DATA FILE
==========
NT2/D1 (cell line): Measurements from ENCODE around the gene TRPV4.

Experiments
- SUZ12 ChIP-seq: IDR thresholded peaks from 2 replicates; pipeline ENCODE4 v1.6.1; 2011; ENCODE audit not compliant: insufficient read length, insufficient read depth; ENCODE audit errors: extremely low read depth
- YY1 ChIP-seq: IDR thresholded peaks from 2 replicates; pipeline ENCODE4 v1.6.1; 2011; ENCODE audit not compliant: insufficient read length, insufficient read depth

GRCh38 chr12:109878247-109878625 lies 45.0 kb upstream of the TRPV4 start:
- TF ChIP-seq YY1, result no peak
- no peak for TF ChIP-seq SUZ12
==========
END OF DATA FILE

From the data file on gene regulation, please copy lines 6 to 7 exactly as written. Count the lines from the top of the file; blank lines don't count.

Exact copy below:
- TF ChIP-seq YY1, result no peak
- no peak for TF ChIP-seq SUZ12